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The Appalachian Studies Association was formed in 1977 by a group of scholars, teachers, and regional activists who believed that shared community has been and will continue to be important to those writing, researching, and teaching about Appalachia.
The ASA is headquartered at Marshall University in Huntington, West Virginia. Mary Thomas, Executive Director, can be reached via email at email@example.com.
Telephone: (304) 696-2904
Fax: (304) 696-6221
Appalachian Studies Association
One John Marshall Drive
Huntington, WV 25755
46th ASA Annual Conference
AppalachiaFest: From Surviving to Thriving
March 16-19, 2023
46th Annual ASA Conference
Research in Action
Submit to the Journal of Appalachian Studies
The Journal is always accepting manuscript submissions for consideration. The JAS welcomes any serious scholarship on Appalachia, the region, or its people. Anyone interested in submitting should refer to the submission guidelines and requirements. >> Read more
ASA in Classroom
Updated K-12 Educational Resources
Bring the study of Appalachian topics and perspectives into your K-12 Classroom with our updated list of resources. >> More
Volunteer with the ASA
The ASA needs you! Why? Because the ASA depends on volunteers who donate their time and effort to run the organization, publish the JAS, and plan the annual conference. Check out our ASA Volunteer Form to see how you can help! >> Read more
Catch up on the latest news in our Newsletter
Read the latest issue of Appalink now available online. Check it out by clicking here. >> Read more
2017 Conference Plenary - Extreme Appalachia: Rage and Renewal
In case you missed the Thirty-Seventh Annual ASA Conference in Huntington, WV, March 28-30, 2014, live stream video of the keynote address and two of the plenaries are available at the links below.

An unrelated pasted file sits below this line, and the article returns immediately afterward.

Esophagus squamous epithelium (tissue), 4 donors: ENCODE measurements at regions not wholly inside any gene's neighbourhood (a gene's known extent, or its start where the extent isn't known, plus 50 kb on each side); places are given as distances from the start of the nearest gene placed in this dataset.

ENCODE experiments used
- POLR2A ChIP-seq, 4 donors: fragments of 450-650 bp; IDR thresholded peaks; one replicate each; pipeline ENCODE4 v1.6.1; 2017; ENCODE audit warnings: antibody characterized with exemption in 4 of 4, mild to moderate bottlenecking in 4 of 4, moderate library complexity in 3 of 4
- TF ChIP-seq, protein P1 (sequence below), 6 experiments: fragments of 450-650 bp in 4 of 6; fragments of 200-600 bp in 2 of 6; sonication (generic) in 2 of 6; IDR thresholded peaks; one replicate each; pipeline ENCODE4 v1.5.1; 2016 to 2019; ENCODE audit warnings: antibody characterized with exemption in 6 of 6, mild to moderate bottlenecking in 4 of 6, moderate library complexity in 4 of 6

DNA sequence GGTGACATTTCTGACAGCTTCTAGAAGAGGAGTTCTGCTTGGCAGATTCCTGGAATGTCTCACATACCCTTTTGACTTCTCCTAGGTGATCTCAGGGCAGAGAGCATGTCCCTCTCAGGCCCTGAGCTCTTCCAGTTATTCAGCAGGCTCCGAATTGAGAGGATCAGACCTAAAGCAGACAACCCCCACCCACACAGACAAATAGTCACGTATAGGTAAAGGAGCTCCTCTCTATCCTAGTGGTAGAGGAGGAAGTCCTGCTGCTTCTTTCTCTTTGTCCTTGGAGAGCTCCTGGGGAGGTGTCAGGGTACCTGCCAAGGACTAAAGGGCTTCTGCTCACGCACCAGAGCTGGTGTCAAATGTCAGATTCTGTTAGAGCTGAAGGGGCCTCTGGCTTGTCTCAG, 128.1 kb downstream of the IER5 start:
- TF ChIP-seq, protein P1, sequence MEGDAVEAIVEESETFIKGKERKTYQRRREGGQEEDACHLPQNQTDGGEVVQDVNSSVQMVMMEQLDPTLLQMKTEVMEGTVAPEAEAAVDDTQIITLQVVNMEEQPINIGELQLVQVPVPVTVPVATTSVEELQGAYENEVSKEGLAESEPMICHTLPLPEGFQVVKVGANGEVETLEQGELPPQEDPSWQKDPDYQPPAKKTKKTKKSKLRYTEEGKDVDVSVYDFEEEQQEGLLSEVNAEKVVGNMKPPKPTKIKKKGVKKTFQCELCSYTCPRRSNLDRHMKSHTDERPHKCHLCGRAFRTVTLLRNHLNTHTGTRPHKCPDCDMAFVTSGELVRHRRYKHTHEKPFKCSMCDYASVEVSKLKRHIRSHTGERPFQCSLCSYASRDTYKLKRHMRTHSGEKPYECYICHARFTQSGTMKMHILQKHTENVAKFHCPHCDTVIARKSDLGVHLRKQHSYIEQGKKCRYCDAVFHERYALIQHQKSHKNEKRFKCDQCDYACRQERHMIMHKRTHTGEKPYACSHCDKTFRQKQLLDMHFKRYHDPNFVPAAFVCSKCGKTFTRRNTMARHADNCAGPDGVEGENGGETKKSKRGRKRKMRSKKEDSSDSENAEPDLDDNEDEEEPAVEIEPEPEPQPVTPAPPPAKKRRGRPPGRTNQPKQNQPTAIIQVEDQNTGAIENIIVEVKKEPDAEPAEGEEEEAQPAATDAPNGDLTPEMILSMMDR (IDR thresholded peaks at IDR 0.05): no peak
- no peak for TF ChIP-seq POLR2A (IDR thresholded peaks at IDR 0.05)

Keynote Address: “Our Secret Places in the Waiting World: Becoming a New Appalachia” by Silas House
Plenary I: “Me? An Appalachian Stereotype? I Thought my Stories Worked Against That” by Adam Booth and Rebecca Hill
The Appalachian Studies Association has a long tradition of supporting Women’s Rights. In accordance with our mission we are ‘driven to a commitment to foster quality of life, democratic participation and appreciation of Appalachian experiences regionally, nationally, and internationally.’ This quality of life includes our strong belief in women, trans men, and nonbinary folx having control over their reproductive rights. We hear your frustration, are empathetic to this continual struggle, and stand with you. From the women who stood their ground in the unions, against mountaintop removal, and continue to fight this fight for justice, we are with you. We will be having a meet up soon to join together in conversation that will be guided by recent research and advocacy work on Reproductive Rights. Stay tuned for information coming soon.
Y'all Means All Meet Up, June 20
Y'all Means All reading at the Appalachian Studies Association Meet Ups: Pride Edition, on June 20th, 7-8:30 pm (EST).
The reading featured Z. Zane McNeill, Kendall Loyer, Beck Banks, and Maxwell Cloe.
The annual ASA Business meeting will be held virtually this week, Thursday, April 14, 2022, 4-5 pm (EST). The meeting will use Microsoft Teams. There is also an option to call-in. If you have issues accessing the meeting please contact Ann E. Bryant at firstname.lastname@example.org.
The agenda can be downloaded by clicking here.
Race in Appalachia: A Conversation
The Appalachian Studies Association and the Office of Equal Opportunity and Diversity Programs at Western Carolina University present this prerecorded webinar that recalibrates race as a continuous and central topic of life in Appalachia. The representation of various lenses seeks a holistic conversation.
Mountain Mindful has conference tee shirts and hoodies featuring the amazing conference logo designed by Liz Pavlovic available to order online. Shirts must be ordered by Feb. 15 and will ship on or before March 1.